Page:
--- End quote ---

Have you been there ? ;)

Arados:
In answer to your question Sam,

I am slowly putting together a travel plan taking into account my numismatic areas of interest but has you can imagine the logistics of such a trip will be very challenging indeed. Especially if you take into account that all the cities of interest to me, happen to be situated in three different countries. However my first port of call would definitely be Ashkelon (Ascalon) in Israel, keeping a promise to pay Yashin´s family a visit and hopefully receive a guided tour of Erez-Israel Museum in Ramat-Aviv, where Chaim Yashin´s collection is to be found. My points of interest within Lebanon would be of Baalbek and the temple of Bacchus which is the best preserved ancient temple in the world. Not forgetting the Cities of Sidon, Tyre and Beirut (Berytos) and if i´m lucky, finding some local coin dealers with a rare coin or two for sale. Although i am a little concerned about visiting Lebanon, the recommendation for time being is that non-essential travel is inadvisable due to heightened tensions and crime.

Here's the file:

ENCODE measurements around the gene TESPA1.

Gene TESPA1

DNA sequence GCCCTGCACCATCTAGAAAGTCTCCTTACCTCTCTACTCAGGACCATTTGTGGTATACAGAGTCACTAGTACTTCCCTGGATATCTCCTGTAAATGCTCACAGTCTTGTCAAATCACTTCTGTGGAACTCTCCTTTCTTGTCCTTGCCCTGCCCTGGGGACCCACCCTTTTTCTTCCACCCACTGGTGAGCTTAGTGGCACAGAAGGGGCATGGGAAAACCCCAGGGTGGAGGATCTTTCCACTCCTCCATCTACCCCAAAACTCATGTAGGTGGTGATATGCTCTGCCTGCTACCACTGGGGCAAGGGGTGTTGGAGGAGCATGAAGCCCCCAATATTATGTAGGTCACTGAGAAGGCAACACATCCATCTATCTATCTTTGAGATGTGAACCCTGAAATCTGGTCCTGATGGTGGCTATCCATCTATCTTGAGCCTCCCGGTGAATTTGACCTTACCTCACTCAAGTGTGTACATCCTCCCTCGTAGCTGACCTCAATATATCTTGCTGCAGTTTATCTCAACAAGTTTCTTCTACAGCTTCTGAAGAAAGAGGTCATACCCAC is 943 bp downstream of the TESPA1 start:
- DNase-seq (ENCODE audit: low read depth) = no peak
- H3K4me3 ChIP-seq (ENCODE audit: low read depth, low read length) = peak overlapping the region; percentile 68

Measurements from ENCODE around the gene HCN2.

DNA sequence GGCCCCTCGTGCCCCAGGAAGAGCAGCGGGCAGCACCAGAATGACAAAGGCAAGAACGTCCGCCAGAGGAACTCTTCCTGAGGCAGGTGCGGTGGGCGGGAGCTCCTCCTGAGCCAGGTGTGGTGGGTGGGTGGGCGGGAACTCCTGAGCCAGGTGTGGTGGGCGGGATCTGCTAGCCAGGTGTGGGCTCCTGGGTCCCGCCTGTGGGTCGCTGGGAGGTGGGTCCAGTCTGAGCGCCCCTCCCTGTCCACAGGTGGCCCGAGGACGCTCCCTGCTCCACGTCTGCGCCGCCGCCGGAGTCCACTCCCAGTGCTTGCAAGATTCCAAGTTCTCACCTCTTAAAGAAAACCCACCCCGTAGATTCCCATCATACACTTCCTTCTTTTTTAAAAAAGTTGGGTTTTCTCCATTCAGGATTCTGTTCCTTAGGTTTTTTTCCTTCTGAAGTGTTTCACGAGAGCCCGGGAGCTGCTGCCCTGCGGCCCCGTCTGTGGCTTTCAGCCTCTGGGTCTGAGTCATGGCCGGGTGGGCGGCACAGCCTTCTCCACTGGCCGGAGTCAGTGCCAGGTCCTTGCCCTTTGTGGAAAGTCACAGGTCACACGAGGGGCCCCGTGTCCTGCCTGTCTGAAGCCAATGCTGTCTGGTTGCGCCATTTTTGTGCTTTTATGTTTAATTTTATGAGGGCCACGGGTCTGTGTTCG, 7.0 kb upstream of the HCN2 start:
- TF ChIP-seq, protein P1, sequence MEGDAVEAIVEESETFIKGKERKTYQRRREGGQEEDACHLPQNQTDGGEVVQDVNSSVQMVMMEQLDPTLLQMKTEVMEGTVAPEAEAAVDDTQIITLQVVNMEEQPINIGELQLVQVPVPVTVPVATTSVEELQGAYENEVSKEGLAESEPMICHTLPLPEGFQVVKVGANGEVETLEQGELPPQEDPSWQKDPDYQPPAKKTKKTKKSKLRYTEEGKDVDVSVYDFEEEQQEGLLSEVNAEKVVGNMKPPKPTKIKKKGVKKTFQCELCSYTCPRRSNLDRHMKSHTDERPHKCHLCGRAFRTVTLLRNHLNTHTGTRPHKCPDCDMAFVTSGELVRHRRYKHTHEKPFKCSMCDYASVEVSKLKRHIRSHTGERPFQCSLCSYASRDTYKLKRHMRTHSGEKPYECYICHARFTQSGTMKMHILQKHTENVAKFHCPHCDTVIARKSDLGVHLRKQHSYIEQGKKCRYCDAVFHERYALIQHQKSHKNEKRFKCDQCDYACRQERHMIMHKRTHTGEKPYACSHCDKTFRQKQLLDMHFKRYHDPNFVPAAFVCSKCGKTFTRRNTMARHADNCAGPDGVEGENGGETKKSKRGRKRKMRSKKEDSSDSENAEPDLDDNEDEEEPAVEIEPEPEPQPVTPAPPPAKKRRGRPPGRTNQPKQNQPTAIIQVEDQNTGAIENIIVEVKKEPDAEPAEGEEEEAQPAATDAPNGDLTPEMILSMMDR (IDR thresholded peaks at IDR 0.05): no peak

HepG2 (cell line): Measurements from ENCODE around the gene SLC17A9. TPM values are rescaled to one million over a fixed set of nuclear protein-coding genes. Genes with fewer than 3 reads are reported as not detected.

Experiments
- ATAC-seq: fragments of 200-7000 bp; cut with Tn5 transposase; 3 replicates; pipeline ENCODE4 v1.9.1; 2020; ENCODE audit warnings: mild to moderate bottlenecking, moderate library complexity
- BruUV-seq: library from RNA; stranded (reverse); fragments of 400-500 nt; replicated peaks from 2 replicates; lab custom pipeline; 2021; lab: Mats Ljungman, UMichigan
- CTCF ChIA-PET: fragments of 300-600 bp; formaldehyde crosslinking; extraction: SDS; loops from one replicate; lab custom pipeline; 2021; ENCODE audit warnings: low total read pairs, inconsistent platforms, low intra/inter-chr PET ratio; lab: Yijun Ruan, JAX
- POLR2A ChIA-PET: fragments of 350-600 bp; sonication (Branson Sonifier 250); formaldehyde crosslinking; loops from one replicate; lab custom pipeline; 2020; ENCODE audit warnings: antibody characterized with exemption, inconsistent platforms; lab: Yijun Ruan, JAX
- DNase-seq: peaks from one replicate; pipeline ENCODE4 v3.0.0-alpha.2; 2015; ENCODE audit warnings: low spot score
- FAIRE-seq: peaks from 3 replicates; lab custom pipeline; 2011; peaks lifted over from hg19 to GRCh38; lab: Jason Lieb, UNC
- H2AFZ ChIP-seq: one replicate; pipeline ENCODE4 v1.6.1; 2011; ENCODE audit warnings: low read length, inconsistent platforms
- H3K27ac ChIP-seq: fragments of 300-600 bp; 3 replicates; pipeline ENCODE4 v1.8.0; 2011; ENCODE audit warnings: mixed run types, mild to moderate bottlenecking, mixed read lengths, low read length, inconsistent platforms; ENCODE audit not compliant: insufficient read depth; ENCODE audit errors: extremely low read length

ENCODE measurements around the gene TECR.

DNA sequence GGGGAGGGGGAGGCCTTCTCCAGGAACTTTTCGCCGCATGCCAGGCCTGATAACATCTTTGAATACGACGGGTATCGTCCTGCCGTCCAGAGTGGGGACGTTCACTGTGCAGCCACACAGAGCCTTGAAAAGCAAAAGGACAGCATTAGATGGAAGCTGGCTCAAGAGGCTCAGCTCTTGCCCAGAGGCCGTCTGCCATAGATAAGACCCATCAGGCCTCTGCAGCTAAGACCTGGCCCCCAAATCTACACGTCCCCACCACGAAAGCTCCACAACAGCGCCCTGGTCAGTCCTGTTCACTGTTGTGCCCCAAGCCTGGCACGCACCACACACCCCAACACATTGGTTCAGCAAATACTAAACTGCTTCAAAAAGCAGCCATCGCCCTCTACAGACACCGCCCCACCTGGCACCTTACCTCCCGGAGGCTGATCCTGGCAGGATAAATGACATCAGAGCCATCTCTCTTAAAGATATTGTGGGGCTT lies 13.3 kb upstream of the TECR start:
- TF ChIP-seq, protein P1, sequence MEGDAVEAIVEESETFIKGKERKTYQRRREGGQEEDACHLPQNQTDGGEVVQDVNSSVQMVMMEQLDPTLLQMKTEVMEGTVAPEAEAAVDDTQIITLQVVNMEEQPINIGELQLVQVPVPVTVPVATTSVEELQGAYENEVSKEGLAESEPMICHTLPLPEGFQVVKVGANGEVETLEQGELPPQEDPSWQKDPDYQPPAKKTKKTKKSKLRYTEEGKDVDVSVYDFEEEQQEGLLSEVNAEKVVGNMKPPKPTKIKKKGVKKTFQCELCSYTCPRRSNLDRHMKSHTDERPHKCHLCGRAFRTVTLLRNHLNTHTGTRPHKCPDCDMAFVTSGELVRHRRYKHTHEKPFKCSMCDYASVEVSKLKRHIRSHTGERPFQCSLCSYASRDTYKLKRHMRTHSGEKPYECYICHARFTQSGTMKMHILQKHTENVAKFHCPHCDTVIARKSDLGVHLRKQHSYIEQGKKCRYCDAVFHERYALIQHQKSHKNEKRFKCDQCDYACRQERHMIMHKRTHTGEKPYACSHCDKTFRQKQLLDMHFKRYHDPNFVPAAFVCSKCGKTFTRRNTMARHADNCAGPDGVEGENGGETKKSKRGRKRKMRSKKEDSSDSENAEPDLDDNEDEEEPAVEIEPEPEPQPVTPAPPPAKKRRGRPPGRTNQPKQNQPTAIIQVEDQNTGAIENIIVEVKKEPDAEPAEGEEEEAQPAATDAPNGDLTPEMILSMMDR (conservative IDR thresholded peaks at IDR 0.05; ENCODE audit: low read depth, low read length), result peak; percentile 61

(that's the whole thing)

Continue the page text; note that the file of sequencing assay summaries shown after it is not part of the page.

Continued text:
Has you have read Sam, i have numerous interests in this region so for me it would be a golden opportunity to try and fit in has many of these wonderful cities as possible.

Finally, regrettably, i have not had the privilege of visiting Arados, but maybe one day when the hostilities end and it is safe to travel within Syria, then Arwad will be high on my agenda, hopefully this will come to fruition sooner than later.


All the best
Arados

Sam:

--- Quote from: Arados on December 31, 2013, 01:26:16 pm ---In answer to your question Sam,